Chinese debt concerns are complicated by two structural issues – the rise in borrowing by local governments and the increase in the role of the shadow banking system. Both sectors are testament to Chinese entrepreneurial spirit, but also point to deep problems in the financial system.
Outside of security matters or foreign affairs, China’s provinces, regions and centrally controlled municipalities enjoy a degree of autonomy. After the global financial crisis in 2007/2008, the aggressive stimulus measures to boost economic activity required the central government to relax controls on local government spending programmes.
According to the World Bank, China’s local governments have responsibility for 80 per cent of total spending but receive only about 40 per cent of tax revenue. As local governments are not legally allowed to borrow, they created LGFV (local government financing vehicles), also known as UDICs (urban development and investment companies). These special purpose arm’s-length vehicles, which are separate from but owned or controlled by the local government, can borrow.
The LGFVs generally borrow funds predominantly from banks (as much as 80 per cent or more), with the remainder raised by issuing bonds or other equity-like instruments. In recent times, with pressure on banks to curtail loans, LGFVs have borrowed from the shadow banking system. There are now more than 10,000 LGFVs in China, whose exact level of borrowings remains in dispute.
There is concern about the quality of the underlying projects financed, which are sometimes expensive, politically motivated trophy ones. Many of the LGFVs do not have sufficient cash flow to service debt, being reliant on land sales and high property prices to meet obligations. Probably more than 50 per cent of LGFVs have unsustainable debt levels.
In recent years, China has evolved its own substantial shadow banking system. There is the informal sector that encompasses direct lending between individuals and underground lending, often by illegal loan sharks that provide high interest loans to small businesses.
The larger sector consists of a range on non-banking institutions, which are subject to various degrees of oversight. It involves direct loans of surplus funds by companies to other borrowers or trade credit (often for extended terms). It involves non-bank institutions such as finance companies, leasing companies or financial guarantors. There are also more than 3,000 private equity funds, funded in part by foreign investors. An unknown number of micro-credit providers, consumer credit institutions and pawn shops provide personal credit. The largest portion of the non-banking institution sector is trust companies and wealth management products (WMPs).
Trust companies that control more than $1.8 trillion (£1 trn) – 20 per cent of GDP – finance riskier borrowers and transactions that banks cannot undertake due to regulations. Trust companies raise money from large investors and companies. The major attraction for investors is the high returns: about 9 to 12 per cent a year compared with bank deposits rates in low single digits. After adjusting for the trust company’s fee of 1 to 2 per cent of loan value, the ultimate borrower must pay about 10 to 15 per cent a year for the funds, well above the 7 to 8 per cent charged by banks.
The funds primarily finance local government infrastructure projects (via LGFVs), real estate and industrial and commercial enterprises. The high interest rates mean that the borrowers are riskier. Problems with assets supporting trust loans are well documented, most notably the “Purple Palace”, a half-built and abandoned luxury development in Ordos.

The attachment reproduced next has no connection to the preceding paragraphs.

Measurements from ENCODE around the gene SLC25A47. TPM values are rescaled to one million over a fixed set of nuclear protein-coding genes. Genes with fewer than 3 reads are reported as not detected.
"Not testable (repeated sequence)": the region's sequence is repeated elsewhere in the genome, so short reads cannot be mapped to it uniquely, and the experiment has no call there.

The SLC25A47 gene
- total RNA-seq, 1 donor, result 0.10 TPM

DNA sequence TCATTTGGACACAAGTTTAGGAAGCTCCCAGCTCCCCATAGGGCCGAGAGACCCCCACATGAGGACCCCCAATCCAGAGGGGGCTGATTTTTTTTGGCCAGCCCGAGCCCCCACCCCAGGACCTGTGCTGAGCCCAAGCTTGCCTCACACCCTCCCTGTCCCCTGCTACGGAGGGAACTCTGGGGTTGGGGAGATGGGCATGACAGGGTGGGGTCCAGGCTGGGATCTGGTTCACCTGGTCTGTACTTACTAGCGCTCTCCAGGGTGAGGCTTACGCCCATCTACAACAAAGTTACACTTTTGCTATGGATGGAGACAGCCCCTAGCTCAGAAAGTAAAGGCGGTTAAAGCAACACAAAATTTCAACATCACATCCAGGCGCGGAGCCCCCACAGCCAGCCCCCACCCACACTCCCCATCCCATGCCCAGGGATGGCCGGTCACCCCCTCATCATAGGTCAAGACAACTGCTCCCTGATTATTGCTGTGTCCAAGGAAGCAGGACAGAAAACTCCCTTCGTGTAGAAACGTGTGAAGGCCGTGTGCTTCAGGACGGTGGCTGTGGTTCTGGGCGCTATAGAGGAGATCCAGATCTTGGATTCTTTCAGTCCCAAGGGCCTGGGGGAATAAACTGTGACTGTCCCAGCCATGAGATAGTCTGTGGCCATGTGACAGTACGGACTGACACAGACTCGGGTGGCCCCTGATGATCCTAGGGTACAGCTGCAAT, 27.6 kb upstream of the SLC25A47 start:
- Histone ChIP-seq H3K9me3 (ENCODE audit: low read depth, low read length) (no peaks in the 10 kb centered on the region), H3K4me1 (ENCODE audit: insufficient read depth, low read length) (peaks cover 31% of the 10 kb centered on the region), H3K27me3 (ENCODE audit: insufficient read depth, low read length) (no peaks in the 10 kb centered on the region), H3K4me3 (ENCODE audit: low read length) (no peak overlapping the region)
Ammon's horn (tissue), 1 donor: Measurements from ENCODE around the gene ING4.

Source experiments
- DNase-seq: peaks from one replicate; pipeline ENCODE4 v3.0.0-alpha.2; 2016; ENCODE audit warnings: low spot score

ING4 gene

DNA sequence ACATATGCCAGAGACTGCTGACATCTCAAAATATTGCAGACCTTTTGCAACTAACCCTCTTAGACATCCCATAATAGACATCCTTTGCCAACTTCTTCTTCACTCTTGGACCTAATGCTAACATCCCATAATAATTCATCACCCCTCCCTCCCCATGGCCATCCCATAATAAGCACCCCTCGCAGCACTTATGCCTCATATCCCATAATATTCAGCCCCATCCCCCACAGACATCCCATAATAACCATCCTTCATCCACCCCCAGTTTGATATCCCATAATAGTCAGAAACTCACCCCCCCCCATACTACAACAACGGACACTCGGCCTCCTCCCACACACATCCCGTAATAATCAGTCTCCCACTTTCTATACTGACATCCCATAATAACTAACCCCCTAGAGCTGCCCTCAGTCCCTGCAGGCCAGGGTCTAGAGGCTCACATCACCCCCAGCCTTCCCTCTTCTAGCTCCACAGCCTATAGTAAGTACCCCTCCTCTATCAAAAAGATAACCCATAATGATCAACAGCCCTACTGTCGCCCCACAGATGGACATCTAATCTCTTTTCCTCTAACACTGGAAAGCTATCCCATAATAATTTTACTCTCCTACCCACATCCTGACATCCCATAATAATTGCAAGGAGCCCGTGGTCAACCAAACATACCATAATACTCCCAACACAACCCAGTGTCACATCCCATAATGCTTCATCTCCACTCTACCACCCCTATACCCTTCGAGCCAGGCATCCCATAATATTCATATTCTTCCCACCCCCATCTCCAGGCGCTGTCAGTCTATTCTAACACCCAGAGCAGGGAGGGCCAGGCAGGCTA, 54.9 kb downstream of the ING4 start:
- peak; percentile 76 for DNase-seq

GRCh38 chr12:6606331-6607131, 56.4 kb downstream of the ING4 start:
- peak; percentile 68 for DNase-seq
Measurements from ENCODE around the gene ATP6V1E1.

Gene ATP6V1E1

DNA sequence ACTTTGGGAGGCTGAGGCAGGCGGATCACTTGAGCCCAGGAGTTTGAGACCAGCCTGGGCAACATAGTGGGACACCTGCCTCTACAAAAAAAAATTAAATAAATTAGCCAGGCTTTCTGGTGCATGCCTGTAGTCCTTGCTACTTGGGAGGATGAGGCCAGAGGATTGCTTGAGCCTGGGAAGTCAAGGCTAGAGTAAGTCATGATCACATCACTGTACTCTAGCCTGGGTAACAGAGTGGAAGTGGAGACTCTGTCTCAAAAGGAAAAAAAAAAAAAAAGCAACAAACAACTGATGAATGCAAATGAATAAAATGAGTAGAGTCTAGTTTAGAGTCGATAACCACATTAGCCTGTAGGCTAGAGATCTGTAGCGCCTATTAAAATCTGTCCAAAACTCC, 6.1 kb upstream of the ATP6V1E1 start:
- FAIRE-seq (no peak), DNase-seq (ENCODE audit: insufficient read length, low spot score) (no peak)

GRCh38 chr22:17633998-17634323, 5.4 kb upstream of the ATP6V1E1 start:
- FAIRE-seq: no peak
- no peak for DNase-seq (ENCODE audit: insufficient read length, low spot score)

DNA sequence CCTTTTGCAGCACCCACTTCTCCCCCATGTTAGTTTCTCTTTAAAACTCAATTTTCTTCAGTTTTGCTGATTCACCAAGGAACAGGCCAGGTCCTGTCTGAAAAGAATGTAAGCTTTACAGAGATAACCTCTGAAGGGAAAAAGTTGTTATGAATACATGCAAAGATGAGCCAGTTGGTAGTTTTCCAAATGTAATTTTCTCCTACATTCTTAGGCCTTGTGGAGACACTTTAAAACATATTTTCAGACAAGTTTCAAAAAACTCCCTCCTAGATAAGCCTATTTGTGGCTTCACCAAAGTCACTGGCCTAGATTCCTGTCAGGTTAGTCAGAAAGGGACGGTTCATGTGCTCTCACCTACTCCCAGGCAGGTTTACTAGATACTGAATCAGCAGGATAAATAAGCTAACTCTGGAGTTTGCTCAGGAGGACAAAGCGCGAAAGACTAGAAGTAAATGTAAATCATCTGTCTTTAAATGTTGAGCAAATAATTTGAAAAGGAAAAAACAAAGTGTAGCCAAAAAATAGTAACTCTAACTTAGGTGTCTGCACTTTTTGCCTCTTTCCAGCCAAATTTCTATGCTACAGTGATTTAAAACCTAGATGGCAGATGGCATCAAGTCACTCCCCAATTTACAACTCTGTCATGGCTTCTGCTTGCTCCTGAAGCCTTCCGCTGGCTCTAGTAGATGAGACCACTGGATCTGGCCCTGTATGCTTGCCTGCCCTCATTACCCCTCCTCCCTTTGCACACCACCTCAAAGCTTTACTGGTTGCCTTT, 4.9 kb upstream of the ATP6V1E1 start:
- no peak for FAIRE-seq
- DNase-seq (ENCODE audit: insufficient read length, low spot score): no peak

WMPs are higher-yielding deposit or investment products, with a variety of seductive monikers – Easy Heaven Investments, Quick Profits and Treasure Beautiful Gold Credit. They are sold through banks or securities brokers to a broader investor base than trust company investments.
WMPs invest in a variety of assets, ranging from low-risk inter-bank loans, deposits and discounted bills to higher-risk trust loans, corporate securities and securitised debt.
A central feature of China’s shadow banking sector is its complex structure. Banks may arrange and act as an agent in a loan from one non-financial company to another (known as entrusted loans). Banks can sell assets to trust companies or create WMPs to channel client funds to them. Banks transfer assets to the shadow banking sector. Corporate bonds may be bought by trusts, which are then repackaged into WMP products for bank depositors. The growth of the shadow banking sector is driven by the structure and regulation of China’s financial system.
The credit markets are dominated by the four major state-controlled banks (Bank of China; China Construction Bank; Industrial and Commercial Bank of China; and Agricultural Bank of China) that focus on lending to state-owned enterprises, firms associated with the government and officially sanctioned projects. Other businesses have more limited access to bank credit. The shadow banking sector fills this gap.
For much of recent history, bank deposit rates have been below inflation. Negative returns and have led savers to seek higher rates in the shadow banking systems.
Beijing’s attempts to rein in runaway credit expansion by reducing loan quotas, limiting lending to specific sectors such as local government and property and restricting riskier transactions, has also perversely encouraged growth of the sector. The shadow banking system exemplifies a popular Chinese saying – shang you zhengce, xia you duice – “policies come from above; countermeasures from below”.
Satyajit Das is a former banker and author of ‘Extreme Money’ and ‘Traders, Guns & Money’